For us the Christmas story does not hold that sense of the unknown. It is not a matter of uncertainty, nor is it unpredictable. It is probably familiar to most of us, even if it is surrounded by so much embellishment and the weight of centuries of interpretation.

Contrast that with the experience we can look forward to of New Year’s Eve.  This is a situation where we do not know what will happen next year. It is unpredictable, uncertain and for many it will be filled with a mixture of anxiety and hope. The approach of a new decade, the ‘twenties’, holds contrasting possibilities. It will be a crucial decade for responses to the climate emergency. Changing weather patterns are likely to be more disruptive than ever. Politically, it is likely to be a period of turmoil with so many places experiencing unrest, confrontation, and violence. But there are also reasons for hope, for example in the attitude of young people to our global circumstances. Goodness and kindness will not disappear, nor will the willingness of many to be good neighbours to those in need. 

In fact, it is the thought that ‘kindness produces wonders’ that gives me hope. If we can be kind not only to those who are kind to us, but also to those with whom we disagree, and those who are different from us, then there is a possibility of wonderful changes happening. Friendships can blossom, hostility can be replaced with trust, and ways of cooperating can lead to peace.

When we find ourselves going through the ‘night before’ and filled with conflicting emotions, perhaps we can resolve to be kind to ourselves and to others, whatever happens. We may be pleasantly surprised with the wonders that unfold.

Gardening volunteers

A group of six volunteers gathered this last week for a gardening retreat. Organised by Quaker Voluntary Action (QVA), they came from as far away as Glasgow and stayed from Wednesday to Sunday. Some slept in the Meeting House others stayed with local Friends.

They worked extremely hard each morning and most afternoons. They pruned overgrown shrubs and cleared nettles, ivy and other persistent weeds. A new herb bed was planted, a new wildflower area created, a leaf-storage area constructed and a spiral meditation walk created out of cobbles. Perhaps the most demanding job was lifting the gravestones and re-laying them over fabric to suppress the weeds.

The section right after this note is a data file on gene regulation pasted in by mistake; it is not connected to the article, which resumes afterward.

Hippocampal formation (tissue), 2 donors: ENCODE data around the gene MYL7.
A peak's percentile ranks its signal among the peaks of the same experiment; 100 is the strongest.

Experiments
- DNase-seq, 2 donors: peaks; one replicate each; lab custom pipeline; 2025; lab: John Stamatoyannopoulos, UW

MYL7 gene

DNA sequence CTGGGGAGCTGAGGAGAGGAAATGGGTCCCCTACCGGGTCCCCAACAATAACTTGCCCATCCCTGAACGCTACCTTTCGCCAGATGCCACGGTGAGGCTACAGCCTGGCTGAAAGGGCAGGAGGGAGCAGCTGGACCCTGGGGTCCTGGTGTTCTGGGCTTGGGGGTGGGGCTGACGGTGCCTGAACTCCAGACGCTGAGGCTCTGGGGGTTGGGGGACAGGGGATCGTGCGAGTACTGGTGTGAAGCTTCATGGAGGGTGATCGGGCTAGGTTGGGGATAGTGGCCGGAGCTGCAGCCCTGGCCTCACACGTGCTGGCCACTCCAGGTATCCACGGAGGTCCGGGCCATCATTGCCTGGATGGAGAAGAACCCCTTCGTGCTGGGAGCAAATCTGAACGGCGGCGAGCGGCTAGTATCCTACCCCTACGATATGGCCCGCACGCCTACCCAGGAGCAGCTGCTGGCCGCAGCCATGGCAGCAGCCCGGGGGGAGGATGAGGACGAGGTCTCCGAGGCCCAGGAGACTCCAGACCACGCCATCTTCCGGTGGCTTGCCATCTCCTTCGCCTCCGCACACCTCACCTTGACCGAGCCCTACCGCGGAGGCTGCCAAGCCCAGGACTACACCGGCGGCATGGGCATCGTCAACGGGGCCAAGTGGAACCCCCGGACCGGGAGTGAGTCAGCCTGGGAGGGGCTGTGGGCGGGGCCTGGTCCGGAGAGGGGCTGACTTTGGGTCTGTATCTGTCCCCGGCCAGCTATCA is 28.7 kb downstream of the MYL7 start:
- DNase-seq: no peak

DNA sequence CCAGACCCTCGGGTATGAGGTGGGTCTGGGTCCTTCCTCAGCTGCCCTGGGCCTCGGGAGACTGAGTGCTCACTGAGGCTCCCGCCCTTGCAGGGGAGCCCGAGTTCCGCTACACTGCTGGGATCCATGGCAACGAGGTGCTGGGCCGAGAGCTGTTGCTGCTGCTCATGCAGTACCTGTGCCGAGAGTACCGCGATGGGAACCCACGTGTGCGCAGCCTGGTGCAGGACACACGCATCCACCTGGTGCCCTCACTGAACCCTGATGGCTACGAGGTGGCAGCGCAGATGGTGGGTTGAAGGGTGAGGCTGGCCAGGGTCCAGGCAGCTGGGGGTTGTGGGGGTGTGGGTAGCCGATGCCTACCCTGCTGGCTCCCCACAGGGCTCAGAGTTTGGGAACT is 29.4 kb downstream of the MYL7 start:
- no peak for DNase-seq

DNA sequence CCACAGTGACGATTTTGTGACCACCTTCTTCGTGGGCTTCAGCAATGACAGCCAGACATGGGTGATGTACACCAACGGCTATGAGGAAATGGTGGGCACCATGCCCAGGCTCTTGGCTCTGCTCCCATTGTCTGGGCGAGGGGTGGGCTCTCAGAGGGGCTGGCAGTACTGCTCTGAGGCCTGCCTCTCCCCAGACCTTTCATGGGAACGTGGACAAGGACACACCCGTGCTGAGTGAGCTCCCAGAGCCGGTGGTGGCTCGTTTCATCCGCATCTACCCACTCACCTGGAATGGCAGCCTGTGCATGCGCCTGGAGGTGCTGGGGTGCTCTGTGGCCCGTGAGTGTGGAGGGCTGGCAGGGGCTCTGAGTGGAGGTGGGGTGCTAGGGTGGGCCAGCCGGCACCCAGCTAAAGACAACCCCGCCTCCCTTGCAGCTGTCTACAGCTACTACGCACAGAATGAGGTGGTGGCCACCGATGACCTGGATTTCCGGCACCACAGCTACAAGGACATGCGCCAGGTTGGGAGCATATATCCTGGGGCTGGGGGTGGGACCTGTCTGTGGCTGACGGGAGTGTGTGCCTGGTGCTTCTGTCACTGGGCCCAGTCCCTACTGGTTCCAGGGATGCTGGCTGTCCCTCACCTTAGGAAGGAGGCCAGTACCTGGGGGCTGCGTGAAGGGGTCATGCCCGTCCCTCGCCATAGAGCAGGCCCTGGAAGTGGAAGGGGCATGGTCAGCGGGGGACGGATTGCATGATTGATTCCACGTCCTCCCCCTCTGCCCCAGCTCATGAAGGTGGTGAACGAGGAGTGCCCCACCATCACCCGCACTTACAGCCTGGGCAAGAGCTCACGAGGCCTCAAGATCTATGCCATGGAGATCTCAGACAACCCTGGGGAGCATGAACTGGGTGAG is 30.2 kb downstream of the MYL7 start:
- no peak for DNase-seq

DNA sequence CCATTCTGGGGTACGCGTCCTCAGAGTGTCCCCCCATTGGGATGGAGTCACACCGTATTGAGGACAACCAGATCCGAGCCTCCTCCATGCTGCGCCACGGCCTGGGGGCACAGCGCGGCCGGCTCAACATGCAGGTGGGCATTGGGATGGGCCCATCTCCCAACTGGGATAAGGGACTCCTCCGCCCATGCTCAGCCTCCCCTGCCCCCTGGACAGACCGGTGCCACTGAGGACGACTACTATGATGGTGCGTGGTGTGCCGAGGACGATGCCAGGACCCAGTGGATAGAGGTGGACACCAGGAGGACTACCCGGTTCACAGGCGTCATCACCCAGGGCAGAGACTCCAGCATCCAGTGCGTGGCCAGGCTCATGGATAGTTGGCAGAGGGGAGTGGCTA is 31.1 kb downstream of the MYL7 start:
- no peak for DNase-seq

Among the new plants were cotoneaster, which will provide ground cover, and Hebe to replace one that has died in the drought last year. They also put in the herb area some lavender, rosemary, thyme and sage.

The volunteers shared in Sunday morning Meeting for Worship before returning home. Our heartfelt thanks for their hard work, which has transformed the garden.

Week of Prayer for Christian Unity United Service 20.1.2019

The Leighton-Linslade Churches Together Service to mark the Week of Prayer for Christian Unity will be held at the Friends Meeting House on Sunday 20th January 2019 at 3.30pm.

This is an annual opportunity for Christians to meet together and express their commitment to seek unity. This year the material for the service comes from Christians in Indonesia. The theme is ‘Justice and only justice you shall pursue’. Indonesia is a very diverse country and unity is valued, but there are huge gaps between rich and poor, and some antagonism between different groups.

One of the reflections for individual use during the eight days of Prayer is …

If I am to speak truth to power, whose truth do I speak?
Whose justice do I seek in the space between my right-ness and that of the ‘other’?
If I say ‘yes’ to justice, does that make it all mine?
What of the grey between the emphatics?

Let me declare boldly, sure-footedly that my yes is a “yes-yes”, and my no is “no”.’  Says Jesus. ‘Let me draw clarity in the sand that defines and refines knowledge, truth and tales in such a way that all are sure. ‘Let me dwell deep in the place within
where, regardless of the outward form you know beyond doubt’s shadow,
that truth and justice, peace and righteousness lie.
‘And let me, in my boldness turn widdershins the hypocrisy of
those who confuse integrity with fake-ness,
who obscure truth with falsehood and call it news.
‘Let me boldly be good news.’